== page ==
Japan's Chief Cabinet Secretary Kato Katsunobu says the government will look into a minor collision between a Japanese patrol vessel and a Taiwanese fishing boat as necessary and deal with it in an appropriate way.
The Japan Coast Guard says the incident took place in Japan's territorial waters off the Senkaku Islands in the East China Sea on Sunday afternoon. It says the Taiwanese boat was illegally operating in the waters.
One of the longest running and most famous nameplates in Nissan's history is that of the Z car. It has been with us since 1969 nearly continuously, and with only occasional missteps. Only a couple Nissans can match it for history and notoriety, such as the Skyline sedans and coupes, and the Patrol SUVs. The Z is also getting a much needed successor in the near future, previewed by the Z Proto. As such, it seemed like a good time to take a look back at the different generations that got us to today.
The first Z arrived in 1969 as the Fairlady Z in Japan, and the 240Z in the U.S. The Japanese name picked up from the roadsters Nissan built in the 1960s under the Fairlady name, the later versions of which were sold in the U.S. as the Datsun Roadster. The American name came from the 2.4-liter single overhead cam inline-six under the hood. It made 148 horsepower and 152 pound-feet of torque and was mated to a manual transmission. It had fully independent suspension with struts at each end. Disc brakes at the front and drums at the rear would bring it to a stop. Over the years, Nissan increased the displacement of the U.S. cars to compensate for power-sapping emissions equipment, leading to the 260Z and 280Z with 2.6-liter and 2.8-liter versions of the straight-six. Larger bumpers appeared on these later models, too, to meet U.S. safety regulations. Nissan also added a lengthened 2+2 model later in this car's lifecycle.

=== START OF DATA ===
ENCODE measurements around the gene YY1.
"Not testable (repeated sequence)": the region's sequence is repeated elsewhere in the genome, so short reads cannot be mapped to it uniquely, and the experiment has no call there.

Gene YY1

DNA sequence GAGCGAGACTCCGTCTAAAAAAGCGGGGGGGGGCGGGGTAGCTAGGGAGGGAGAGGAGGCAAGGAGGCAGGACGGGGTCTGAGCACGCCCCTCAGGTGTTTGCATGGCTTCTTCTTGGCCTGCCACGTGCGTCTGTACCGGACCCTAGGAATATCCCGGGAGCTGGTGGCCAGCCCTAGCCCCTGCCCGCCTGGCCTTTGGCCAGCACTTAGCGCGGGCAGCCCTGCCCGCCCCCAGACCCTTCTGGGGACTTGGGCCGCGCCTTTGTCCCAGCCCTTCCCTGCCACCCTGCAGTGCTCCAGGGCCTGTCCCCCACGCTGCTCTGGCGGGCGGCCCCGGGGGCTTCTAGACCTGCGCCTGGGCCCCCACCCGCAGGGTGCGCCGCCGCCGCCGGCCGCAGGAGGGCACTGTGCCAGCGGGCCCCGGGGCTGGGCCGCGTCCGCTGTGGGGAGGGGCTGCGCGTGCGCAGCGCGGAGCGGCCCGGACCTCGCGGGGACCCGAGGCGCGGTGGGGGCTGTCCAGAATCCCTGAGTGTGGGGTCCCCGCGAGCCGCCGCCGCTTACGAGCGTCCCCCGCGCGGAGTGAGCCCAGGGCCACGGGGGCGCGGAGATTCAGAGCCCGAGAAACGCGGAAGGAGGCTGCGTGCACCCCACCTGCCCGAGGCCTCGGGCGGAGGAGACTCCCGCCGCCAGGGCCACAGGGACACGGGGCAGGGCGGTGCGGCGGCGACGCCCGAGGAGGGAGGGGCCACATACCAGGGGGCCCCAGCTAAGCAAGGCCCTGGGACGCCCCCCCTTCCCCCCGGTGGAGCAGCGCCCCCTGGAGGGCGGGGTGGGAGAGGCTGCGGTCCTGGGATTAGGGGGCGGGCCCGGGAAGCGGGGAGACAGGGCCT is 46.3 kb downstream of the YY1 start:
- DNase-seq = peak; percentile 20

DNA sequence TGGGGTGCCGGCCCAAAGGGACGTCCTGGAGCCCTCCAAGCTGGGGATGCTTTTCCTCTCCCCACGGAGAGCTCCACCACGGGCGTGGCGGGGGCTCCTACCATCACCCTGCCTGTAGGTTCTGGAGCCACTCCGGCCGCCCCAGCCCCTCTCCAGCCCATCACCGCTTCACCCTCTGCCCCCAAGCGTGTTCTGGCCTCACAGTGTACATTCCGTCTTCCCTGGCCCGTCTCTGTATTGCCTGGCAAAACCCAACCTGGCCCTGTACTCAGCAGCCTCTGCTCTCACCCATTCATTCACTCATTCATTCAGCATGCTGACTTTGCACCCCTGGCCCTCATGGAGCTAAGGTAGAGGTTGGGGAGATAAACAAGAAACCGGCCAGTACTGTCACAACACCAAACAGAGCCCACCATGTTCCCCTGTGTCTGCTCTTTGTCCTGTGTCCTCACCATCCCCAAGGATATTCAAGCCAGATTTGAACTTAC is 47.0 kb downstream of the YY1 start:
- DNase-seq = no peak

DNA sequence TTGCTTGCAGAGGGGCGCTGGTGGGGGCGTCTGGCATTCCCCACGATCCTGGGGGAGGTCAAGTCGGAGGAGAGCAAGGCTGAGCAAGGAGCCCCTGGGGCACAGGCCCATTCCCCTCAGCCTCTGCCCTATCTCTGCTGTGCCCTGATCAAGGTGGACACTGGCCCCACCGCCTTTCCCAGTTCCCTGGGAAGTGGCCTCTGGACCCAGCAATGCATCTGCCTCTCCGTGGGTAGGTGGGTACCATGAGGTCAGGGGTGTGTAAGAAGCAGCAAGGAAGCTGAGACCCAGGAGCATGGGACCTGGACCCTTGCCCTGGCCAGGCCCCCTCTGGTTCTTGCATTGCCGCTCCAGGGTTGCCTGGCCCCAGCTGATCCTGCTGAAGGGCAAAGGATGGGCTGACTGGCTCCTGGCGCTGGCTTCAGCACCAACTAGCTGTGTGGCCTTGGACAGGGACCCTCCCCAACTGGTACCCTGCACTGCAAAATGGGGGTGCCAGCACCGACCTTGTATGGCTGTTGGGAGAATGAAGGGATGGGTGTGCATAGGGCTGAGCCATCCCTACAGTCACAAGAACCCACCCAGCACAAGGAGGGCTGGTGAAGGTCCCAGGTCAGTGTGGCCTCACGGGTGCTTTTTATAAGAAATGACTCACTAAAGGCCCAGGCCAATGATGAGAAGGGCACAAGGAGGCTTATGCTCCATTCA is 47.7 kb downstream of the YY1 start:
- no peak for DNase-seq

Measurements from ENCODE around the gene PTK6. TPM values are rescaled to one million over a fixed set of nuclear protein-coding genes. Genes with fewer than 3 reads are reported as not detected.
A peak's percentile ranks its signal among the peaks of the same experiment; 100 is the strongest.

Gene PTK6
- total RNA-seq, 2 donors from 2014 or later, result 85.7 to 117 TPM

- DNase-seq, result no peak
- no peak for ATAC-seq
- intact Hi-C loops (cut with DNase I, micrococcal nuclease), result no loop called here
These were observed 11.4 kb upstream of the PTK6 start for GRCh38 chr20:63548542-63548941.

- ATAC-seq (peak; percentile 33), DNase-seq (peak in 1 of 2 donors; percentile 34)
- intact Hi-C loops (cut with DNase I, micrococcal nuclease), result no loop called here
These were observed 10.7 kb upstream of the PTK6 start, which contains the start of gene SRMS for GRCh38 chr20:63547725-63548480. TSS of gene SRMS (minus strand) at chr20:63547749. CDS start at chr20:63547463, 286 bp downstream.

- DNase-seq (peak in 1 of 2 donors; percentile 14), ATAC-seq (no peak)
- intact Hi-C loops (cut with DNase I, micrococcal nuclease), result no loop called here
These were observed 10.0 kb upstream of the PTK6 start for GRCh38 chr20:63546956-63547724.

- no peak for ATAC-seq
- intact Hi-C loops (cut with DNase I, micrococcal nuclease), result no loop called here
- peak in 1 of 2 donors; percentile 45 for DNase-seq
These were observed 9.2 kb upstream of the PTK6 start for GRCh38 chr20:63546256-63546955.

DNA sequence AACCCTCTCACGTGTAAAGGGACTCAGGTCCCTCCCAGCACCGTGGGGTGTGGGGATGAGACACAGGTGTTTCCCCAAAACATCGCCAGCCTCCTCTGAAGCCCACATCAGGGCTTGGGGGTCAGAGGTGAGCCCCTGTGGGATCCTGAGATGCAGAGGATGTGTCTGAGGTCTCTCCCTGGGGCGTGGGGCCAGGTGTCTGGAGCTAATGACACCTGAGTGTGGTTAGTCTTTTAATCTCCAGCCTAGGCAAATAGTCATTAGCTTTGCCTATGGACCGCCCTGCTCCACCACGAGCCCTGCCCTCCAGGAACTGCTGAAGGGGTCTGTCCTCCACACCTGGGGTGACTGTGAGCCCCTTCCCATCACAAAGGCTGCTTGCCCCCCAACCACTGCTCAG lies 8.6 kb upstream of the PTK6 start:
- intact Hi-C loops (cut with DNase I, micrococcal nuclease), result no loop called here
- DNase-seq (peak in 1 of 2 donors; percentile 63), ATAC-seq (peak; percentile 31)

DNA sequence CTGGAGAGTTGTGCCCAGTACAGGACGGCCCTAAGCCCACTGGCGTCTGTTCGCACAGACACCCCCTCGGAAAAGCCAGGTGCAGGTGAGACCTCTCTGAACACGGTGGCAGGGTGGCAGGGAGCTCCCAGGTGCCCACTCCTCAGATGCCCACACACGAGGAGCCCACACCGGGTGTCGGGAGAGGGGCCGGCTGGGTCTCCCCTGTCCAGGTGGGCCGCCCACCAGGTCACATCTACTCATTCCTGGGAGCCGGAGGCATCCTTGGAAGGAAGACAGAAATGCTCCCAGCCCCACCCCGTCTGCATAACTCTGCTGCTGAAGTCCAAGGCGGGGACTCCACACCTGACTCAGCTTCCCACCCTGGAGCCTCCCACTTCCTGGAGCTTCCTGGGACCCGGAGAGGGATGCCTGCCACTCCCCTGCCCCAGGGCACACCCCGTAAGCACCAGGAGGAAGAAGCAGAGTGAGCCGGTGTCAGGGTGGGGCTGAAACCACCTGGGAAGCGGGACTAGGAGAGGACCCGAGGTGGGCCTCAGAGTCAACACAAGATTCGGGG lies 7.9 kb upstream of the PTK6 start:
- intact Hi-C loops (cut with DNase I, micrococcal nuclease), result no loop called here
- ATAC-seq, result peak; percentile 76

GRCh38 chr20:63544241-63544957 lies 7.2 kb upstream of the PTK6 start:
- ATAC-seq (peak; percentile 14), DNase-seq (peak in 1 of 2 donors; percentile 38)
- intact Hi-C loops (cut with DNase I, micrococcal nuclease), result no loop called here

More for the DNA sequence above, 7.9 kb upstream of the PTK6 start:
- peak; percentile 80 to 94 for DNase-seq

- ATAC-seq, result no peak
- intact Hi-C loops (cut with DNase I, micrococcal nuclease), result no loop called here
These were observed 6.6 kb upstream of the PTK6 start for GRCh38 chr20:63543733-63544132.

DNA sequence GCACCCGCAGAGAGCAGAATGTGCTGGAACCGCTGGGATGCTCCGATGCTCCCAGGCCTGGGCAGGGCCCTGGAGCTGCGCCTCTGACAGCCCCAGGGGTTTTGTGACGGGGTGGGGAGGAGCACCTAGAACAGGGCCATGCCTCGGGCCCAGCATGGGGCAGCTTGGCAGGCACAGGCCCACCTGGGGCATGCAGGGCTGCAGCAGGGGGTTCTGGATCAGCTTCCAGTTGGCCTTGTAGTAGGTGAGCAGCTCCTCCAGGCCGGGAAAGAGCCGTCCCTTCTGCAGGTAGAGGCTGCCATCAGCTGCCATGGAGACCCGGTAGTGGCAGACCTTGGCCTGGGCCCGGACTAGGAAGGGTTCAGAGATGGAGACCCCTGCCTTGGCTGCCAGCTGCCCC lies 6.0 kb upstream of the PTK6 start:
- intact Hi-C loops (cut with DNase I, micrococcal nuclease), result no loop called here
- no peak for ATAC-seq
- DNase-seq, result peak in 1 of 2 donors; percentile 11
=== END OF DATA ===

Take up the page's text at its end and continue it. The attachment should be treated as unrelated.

LAS VEGAS — It's January, and that means CES! Associate Editor Zac Palmer and Associate Producer Alexander Malburg attended the Consumer Electronics Show in Las Vegas and highlight some of the best automotive tech showcased this year. There are concept cars from Mercedes-Benz and Sony (yes, Sony), wet-track driving in a Nissan Leaf, and much more.
Behind the Wheel is a video series that shows you a bit of what it's like to work at Autoblog. The editors and video producers will show you the cars we have in our fleet, and you'll get a behind the scenes look at some of the personalities who help make the site run.
Gear the Video team used to make this:
Panasonic GH5s: https://amzn.to/2QsJdHE
Panasonic Lumix 12-35mm F2.8: https://amzn.to/34bl3W4
Rode VidMic Pro: https://amzn.to/2qrDHKN
JOBY GorillaPod 3K Stand: https://amzn.to/2qoRUbv
Tiffen 58mm Variable ND Filter: https://amzn.to/2XpizRw
GoPro Hero 7 Black: https://amzn.to/2Qr3Bcm
Adobe Premiere: https://amzn.to/32ZTA8B
Autoblog is a participant in the Amazon Services LLC Associates Program, an affiliate advertising program designed to provide a means for sites to earn advertising fees by advertising and linking to amazon.com. These deals are available through our affiliate partnership with Amazon.com. Deals are subject to Amazon's schedule and availability.
The details on Ohara Sakurako's new single that's scheduled for release on December 4 have been revealed.
The title of Ohara's next single will be "Shine On Me." The title track was written by Ishiwatari Junji and Marutani Manabu and composed, arranged, and produced by Marutani. It's a dance tune, and Ohara dances in its PV, which will be revealed in the coming days. Additionally, it will include "Let Me Go" a collaboration song with Okajima Kanata and Ryosuke "Dr.R" Sakai.